#6 Gonzaga vs #20 Michigan — Battle 4 Atlantis
Friday 2pm ET (ESPN)
In the finals of the Battle 4 Atlantis, it’s a matchup between two teams that were really good last season who we are still learning about this season.
Michigan is off to an undefeated start with wins over Creighton, Iowa State, and North Carolina. Gonzaga is also undefeated, with a 30-point road win at Texas A&M and yesterday’s overtime win over Oregon.
In Juwan Howard’s first year, the offense still revolves around Zavier Simpson ball screens. Simpson is averaging 18 ball screens per game that directly lead to a Michigan shot attempt. The Wolverines have an eFG% of 70% on those Simpson ball screens — 4th in the country for any player with a minimum of 50 ball screens used. But Simpson has had some turnover issues — 24% of those used ball screens have ended in a turnover.
The biggest factor for that ball screen efficiency moving forward is the three-point shooting of Michigan’s secondary players. After struggling to shoot the ball last season, Michigan is over 40% from three after six games. Some regression seems likely, but adding a healthy Franz Wagner into the rotation does bring another shooter into the mix.
On the other side of the ball, Gonzaga likes to play through Filip Petrusev in the post. The sophomore big is averaging over eight post-ups per game that directly lead to a Gonzaga shot attempt. The Zags have scored 1.15 points per Petrusev post-up — 7th in the country for any player with a minimum of 50 post-ups used.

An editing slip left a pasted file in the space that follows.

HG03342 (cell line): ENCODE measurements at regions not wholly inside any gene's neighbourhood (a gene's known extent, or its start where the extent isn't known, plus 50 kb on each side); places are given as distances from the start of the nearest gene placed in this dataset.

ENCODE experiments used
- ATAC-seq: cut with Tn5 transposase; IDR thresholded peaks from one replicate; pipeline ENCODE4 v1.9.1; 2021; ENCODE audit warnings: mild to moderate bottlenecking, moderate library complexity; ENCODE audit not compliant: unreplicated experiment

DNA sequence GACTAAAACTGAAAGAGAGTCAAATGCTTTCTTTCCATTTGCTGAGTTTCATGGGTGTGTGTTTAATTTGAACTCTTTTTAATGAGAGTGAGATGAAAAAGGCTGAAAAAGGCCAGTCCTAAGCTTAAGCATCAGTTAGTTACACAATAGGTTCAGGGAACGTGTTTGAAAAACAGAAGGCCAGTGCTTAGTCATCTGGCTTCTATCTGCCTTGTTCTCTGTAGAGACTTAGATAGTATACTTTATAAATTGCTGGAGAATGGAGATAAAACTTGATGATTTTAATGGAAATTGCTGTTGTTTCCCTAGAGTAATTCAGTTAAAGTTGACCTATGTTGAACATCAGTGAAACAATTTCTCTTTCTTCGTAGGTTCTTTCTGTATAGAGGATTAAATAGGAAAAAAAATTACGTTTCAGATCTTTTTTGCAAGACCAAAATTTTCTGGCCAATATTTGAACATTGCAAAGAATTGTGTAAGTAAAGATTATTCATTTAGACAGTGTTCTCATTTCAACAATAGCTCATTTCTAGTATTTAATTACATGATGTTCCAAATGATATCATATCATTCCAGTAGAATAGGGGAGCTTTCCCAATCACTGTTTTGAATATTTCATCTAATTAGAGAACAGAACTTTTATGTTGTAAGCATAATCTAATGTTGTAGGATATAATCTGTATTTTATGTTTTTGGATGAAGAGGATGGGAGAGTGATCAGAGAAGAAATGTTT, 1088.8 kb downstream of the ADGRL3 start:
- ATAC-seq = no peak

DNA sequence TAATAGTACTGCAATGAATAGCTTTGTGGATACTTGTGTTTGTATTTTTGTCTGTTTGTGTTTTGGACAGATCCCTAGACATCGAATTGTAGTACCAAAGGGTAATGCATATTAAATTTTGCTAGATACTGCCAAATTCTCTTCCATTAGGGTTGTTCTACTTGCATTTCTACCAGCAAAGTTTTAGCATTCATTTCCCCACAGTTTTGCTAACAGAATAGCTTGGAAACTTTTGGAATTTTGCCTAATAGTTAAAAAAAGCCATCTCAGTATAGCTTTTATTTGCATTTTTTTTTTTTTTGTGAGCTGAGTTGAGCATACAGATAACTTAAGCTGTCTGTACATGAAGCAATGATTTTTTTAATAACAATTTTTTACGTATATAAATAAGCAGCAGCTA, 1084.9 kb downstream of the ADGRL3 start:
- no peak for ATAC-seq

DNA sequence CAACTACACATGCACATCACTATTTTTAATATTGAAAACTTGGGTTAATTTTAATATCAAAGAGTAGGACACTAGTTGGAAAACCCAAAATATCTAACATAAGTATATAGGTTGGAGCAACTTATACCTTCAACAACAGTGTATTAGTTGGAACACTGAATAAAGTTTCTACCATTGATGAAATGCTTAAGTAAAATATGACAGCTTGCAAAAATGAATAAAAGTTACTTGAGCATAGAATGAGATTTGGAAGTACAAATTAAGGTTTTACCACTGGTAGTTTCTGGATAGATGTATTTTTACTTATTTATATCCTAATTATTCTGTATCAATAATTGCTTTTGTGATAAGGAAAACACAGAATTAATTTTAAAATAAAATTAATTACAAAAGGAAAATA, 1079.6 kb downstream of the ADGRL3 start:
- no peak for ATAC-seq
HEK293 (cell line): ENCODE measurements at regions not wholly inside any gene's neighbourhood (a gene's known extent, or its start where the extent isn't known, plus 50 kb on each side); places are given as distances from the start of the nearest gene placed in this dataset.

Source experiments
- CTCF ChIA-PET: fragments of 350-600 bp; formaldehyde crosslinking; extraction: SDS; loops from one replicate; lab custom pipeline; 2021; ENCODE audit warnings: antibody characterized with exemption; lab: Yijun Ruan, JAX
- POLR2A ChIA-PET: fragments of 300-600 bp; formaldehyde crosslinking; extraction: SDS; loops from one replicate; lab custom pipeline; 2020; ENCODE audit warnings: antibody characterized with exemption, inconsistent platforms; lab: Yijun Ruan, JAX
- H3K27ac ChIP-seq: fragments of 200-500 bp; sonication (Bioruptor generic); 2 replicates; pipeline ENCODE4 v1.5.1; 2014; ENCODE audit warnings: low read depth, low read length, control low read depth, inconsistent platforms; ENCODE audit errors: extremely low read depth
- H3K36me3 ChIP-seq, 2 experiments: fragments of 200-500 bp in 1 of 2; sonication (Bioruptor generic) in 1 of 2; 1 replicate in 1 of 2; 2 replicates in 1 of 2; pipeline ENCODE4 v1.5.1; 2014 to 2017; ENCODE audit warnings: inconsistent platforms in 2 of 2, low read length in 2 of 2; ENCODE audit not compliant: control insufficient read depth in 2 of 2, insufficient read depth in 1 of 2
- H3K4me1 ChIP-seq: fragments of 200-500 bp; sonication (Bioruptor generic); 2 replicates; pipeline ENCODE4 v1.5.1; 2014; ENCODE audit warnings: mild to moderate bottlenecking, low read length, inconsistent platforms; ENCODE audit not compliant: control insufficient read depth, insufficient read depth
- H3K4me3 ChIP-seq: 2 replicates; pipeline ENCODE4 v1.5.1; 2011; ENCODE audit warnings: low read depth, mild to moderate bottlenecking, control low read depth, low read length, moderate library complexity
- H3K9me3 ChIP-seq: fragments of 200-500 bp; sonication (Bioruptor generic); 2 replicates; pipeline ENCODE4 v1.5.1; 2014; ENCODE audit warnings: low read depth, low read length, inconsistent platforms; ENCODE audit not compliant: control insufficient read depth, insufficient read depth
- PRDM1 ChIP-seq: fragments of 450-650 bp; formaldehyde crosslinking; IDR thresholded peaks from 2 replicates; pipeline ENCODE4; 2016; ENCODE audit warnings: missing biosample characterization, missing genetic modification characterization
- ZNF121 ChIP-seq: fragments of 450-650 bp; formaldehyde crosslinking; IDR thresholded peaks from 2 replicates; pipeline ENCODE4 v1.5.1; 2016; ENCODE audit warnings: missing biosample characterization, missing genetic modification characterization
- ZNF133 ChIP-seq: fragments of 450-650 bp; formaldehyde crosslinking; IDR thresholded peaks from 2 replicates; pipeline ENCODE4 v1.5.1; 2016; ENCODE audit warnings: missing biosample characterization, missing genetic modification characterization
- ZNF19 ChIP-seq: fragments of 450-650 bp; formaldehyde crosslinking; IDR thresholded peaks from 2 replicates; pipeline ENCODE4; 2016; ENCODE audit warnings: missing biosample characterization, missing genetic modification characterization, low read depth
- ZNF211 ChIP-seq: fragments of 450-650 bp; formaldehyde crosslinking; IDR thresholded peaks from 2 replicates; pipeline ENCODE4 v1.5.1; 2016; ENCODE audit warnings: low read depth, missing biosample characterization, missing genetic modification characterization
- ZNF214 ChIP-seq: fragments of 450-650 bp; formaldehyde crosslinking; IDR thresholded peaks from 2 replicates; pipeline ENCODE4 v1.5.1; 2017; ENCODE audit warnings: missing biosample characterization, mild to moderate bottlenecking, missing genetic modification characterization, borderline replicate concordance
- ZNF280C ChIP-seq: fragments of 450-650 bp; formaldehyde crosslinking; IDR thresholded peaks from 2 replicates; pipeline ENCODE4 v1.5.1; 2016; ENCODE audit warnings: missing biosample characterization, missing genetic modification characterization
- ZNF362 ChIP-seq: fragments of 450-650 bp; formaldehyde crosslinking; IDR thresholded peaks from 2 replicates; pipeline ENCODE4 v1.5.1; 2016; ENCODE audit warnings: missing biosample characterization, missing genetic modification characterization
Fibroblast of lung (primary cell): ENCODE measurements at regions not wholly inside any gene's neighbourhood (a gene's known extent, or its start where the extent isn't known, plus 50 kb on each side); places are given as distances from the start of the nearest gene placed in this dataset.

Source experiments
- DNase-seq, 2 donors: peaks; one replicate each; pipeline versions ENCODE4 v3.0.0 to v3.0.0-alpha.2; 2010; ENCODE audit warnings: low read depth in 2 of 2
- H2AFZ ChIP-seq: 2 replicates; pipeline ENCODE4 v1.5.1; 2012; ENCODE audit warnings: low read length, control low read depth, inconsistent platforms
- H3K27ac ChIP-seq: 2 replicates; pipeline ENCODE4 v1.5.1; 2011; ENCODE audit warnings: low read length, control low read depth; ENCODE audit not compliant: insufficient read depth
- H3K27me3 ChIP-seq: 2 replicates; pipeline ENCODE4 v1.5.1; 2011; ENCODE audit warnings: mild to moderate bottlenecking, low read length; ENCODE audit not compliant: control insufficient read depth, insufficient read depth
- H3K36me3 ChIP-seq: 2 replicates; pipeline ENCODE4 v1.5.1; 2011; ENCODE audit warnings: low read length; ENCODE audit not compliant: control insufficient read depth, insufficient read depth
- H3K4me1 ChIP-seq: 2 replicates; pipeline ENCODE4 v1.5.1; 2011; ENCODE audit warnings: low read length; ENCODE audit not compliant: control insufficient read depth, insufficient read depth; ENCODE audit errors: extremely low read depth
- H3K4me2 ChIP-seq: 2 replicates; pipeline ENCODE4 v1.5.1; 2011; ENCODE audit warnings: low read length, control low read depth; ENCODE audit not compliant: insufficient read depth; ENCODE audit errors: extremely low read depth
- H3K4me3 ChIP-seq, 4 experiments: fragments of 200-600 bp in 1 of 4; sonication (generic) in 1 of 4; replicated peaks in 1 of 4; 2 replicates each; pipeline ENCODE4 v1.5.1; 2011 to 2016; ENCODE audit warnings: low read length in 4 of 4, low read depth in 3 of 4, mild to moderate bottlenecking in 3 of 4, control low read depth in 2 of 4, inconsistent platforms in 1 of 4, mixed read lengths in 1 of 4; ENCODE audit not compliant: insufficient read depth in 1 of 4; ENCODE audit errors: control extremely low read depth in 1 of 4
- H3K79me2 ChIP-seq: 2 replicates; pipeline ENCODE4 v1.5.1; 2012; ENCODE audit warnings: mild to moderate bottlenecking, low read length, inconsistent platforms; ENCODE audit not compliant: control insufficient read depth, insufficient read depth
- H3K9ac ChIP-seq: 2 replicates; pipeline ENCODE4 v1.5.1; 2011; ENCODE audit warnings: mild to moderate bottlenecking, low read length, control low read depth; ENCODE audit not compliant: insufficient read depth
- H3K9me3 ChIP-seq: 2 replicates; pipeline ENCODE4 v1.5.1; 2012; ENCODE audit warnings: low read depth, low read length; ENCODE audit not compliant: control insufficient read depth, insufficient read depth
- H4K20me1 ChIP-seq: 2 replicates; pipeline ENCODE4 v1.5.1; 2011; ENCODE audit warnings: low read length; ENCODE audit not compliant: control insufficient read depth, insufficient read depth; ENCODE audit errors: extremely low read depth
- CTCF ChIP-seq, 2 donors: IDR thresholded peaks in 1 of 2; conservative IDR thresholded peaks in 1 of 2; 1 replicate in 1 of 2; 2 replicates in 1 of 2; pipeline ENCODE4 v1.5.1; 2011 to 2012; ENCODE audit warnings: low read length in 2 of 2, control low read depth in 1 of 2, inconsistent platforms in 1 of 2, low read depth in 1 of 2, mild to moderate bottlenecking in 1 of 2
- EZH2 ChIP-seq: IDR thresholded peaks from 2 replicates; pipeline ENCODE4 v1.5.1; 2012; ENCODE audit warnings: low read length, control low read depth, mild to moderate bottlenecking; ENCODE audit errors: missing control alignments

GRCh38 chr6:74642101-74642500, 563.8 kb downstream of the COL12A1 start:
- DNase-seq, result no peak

A lot of Gonzaga opponents have been forced to double team the post early in the season. For Michigan, Jon Teske should enable them to play the post straight up. But the ability to keep Teske out of foul trouble will be important in that scenario.
Film room: Gonzaga Continuity Ball Screen
[HV Weekly Exclusive]
Contextualizing Virginia’s Defense
The Virginia defense continued its ridiculous start to the season on Wednesday by holding Maine to 26 points and 0.47 points per possession.
The Hoos have now held everyone under one point per possession, and everyone but Vermont under 0.8 points per possession. With 353 Division 1 teams and uneven non-conference scheduling, it can be difficult to really put body of works into the proper context.
Below is a graph plotting the points per possession in every game this season. Virginia’s games are represented by bigger orange dots.
Virginia’s points are all towards the left, with that Vermont game being the only one truly approaching the center. They have yet to face a top 50 opponent, but have at least played three in the top 100.
For even more context, check out this similar graph from last season plotting both Virginia’s defense and Michigan’s defense.